Storage Informer
Storage Informer

Application Architecture for Clouds – How are they different?

by on May.26, 2009, under Storage

Application Architecture for Clouds – How are they different?

Whether it is public clouds, or private clouds, or internal clouds, or,…, One thing is very clear. Simple migration of current applications to cloud doesn’t work effectively. So, the question is what would be considered a good ‘application architecture’ for the cloud?  It may not be one, but there are some key design principles.   Before we look at those, let us look at the characteristics of cloud. These drive the application architecture for clouds, for the most part.

Any cloud operating environment (COE) would have the following minimal set of attributes.

1.               Multi-tenancy and shared infrastructure – more applications, users, transactions / compute host

2.               Elasticity & horizontal Scalability – Resource scaling up or down, depending on demand and usage. This helps capacity and demand planning.

3.               Pay as you go – Don’t need to procure entire capacity or pay for worst case demand planning… Pay by subscription or based on usage

4.               Automation and flexible management – Self service, flexible and dynamic assignment of workloads to optimal resource utilization

There may be multiple architectural approaches to leverage and “play well” in these COEs. Irrespective of the approach, the key design principles would be :

1.               Be a good tenant on a shared infrastructure – Applications have to be cognizant that they live in a shared environment. Ex: finer granularity (locks, etc.) optimized use of resources, proper authentication & isolation.

2.               Built for scalability – This is probably the hardest for application developers. It cannot be done in isolation. Applications would have to talk with infrastructure (COE) and vice versa, to be elastic. For the infrastructure to provide the elasticity, applications have to provide hooks for monitoring utilization by the infrastructure, and the management and administration of these applications.  This has far reaching implications. When you decide to use “Google Apps” or Microsoft Azure, you would be locked into a set of patterns for accessing data, code for scaling, etc.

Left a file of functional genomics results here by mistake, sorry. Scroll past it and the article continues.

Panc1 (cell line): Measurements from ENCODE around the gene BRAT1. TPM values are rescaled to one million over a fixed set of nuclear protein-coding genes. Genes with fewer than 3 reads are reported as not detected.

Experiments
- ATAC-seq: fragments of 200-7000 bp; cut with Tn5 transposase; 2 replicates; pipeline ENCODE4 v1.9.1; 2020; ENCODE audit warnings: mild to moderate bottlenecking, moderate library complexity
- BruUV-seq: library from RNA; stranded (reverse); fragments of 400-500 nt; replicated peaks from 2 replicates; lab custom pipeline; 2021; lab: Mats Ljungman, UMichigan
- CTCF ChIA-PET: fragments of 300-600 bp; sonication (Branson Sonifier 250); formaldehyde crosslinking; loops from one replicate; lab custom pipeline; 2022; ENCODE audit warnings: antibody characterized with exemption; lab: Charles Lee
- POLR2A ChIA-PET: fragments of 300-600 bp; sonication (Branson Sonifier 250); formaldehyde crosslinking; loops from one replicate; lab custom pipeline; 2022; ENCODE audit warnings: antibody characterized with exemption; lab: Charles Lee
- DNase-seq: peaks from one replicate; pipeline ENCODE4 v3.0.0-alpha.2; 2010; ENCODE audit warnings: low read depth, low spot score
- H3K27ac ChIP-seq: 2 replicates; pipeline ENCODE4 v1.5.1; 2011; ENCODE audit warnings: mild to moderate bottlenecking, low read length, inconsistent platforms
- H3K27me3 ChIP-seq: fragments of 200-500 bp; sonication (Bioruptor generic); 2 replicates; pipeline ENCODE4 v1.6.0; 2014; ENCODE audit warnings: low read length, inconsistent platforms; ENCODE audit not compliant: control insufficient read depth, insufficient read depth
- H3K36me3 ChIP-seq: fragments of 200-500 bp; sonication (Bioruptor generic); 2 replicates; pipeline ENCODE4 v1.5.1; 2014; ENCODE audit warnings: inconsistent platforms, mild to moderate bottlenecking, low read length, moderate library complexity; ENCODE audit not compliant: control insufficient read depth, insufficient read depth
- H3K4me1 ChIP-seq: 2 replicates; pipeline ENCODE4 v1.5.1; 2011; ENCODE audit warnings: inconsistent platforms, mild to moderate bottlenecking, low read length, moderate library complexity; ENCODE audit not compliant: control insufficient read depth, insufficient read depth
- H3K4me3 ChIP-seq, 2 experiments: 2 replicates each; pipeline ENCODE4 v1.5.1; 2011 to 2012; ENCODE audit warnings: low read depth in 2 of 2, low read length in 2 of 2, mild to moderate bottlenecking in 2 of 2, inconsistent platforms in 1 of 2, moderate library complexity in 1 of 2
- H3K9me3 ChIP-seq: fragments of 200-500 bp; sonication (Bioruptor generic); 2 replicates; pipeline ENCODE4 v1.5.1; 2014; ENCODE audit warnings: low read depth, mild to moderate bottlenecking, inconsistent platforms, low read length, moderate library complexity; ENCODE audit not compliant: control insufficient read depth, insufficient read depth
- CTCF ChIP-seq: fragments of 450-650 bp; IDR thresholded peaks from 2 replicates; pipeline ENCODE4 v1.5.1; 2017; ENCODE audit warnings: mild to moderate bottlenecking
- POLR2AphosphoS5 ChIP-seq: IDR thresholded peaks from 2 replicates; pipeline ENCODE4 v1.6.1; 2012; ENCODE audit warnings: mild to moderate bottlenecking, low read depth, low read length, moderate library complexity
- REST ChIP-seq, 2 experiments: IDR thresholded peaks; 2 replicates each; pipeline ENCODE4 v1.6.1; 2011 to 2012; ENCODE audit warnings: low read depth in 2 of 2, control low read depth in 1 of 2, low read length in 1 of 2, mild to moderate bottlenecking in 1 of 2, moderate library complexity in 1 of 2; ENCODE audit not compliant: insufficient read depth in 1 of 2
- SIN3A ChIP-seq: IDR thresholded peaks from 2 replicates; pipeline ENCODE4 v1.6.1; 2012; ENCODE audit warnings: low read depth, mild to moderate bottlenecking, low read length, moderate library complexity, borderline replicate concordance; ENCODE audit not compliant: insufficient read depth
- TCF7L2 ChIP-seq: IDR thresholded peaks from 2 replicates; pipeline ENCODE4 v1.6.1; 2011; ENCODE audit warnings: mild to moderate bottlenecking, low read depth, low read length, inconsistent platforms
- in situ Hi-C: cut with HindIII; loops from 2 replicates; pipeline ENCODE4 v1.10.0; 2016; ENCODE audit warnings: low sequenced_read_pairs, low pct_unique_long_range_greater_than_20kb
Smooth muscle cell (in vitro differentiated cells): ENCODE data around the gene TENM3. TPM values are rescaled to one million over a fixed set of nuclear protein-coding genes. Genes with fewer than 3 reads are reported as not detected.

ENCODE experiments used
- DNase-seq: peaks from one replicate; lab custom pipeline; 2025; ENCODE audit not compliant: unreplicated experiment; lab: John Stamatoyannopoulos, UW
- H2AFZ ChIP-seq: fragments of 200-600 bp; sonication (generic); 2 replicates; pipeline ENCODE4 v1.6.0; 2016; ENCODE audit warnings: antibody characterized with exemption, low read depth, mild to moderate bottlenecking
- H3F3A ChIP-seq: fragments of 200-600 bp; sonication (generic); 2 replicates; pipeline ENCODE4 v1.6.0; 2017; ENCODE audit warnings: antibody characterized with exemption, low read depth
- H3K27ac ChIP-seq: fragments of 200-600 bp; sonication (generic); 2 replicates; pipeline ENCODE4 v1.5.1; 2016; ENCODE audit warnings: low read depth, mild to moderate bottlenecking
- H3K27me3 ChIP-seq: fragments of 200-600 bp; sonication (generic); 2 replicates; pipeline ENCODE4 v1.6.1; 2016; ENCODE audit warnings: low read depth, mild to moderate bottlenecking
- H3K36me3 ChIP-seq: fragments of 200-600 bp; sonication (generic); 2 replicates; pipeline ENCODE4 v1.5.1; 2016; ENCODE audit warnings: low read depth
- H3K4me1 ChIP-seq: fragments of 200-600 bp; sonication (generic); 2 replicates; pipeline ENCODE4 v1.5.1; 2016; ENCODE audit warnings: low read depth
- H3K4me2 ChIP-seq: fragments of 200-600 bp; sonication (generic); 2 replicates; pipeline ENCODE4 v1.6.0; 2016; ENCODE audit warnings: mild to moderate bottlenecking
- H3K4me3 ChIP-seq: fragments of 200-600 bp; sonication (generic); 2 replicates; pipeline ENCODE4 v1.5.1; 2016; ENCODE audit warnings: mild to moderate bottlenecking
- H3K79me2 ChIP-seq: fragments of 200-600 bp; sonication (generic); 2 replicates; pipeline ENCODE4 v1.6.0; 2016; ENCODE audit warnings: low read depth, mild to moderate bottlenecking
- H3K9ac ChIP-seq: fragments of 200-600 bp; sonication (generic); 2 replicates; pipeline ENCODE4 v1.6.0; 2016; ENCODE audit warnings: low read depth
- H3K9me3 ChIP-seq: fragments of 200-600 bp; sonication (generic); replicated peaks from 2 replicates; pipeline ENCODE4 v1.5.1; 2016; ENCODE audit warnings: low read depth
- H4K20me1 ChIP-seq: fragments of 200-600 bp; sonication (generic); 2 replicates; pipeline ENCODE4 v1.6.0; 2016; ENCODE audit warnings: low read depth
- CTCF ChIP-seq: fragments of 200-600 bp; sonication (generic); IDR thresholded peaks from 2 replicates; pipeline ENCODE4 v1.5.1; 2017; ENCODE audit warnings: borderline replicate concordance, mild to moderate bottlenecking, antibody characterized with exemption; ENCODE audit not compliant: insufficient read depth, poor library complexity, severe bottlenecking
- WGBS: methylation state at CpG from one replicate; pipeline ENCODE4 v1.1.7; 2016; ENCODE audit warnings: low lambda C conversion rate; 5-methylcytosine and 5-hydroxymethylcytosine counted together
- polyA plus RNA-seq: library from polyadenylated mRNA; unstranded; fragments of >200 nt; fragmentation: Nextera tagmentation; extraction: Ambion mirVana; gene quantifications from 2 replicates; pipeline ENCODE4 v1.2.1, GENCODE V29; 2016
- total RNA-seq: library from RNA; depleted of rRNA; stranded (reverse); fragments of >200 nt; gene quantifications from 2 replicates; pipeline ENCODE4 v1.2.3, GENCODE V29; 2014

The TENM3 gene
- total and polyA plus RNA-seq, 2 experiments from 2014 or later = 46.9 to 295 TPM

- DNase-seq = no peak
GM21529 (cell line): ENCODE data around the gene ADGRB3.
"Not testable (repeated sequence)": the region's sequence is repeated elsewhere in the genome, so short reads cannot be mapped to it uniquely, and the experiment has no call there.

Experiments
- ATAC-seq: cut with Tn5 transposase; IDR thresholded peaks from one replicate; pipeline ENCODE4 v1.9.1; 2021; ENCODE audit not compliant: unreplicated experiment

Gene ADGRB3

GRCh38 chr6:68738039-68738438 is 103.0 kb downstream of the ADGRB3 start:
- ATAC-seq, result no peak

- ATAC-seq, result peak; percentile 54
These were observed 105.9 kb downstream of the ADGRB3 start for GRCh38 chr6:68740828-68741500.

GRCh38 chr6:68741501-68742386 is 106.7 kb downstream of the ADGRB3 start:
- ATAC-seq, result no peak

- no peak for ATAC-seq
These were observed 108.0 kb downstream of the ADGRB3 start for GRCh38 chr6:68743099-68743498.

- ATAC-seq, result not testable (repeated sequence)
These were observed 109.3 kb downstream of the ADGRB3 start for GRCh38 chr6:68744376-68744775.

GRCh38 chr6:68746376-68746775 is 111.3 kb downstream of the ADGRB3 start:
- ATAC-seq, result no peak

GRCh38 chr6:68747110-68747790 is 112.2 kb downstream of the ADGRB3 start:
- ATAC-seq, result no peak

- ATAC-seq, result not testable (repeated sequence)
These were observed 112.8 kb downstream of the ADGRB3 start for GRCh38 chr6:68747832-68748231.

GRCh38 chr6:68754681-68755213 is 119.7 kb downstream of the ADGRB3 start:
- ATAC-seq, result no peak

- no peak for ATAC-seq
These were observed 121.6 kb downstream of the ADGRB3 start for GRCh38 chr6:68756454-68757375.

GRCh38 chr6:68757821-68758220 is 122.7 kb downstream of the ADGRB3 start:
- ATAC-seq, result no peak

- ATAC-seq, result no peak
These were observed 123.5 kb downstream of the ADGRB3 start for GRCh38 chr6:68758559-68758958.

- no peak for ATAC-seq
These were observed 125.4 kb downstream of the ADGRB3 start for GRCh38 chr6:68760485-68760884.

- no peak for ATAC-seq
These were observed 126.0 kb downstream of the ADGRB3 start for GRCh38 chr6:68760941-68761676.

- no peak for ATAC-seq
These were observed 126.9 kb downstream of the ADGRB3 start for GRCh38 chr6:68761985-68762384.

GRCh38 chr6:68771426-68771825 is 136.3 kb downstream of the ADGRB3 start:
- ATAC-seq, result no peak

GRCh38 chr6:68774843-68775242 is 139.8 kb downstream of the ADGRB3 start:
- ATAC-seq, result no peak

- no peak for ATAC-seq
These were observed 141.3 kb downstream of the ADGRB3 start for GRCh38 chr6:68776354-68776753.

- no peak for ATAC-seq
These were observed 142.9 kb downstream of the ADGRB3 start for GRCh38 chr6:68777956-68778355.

3.               Parallelism – this might be obvious, but also one of the hard ones for application developers.  Most applications have constraints with either serial execution, single points of contention like session/application state, memory, file and dataset locks.. All these hamper parallelism.  

4.               Configurability v/s Coding : The good apps on Cloud would be highly configurable… a lot of the behavior (including function and workflow) is driven by meta-data. Optimization based on “Locality” and Semantics are two other key concepts that should be configurable v/s hard-wired in applications. 

5.               HW independence/Abstraction – so apps can run on the ‘best’ and optimal hardware from performance, scale and TCO perspective. Virtualization is a great model. This could be the basis for simpler federation between different cloud environments.

6.               Distributed and Composite architectures – Capabilities exposed as services. An app is a composition of bunch of services/apps (not objects and libraries like we are used to) that in turn adhere to the same set of design principles.

So, how do enterprises leverage the power of the Cloud?  Enterprises don’t have the luxury of re-writing all their applications to play well in the cloud. And, not all existing applications are architected with the above mentioned design principles.   Does this mean only new “green field” developments are well suited for the “Cloud”?  If enterprises have deployed SOA and the web2.0 architectures , do they have a head start with the cloud migration?  Are there other design principles that you see?

What do you think?


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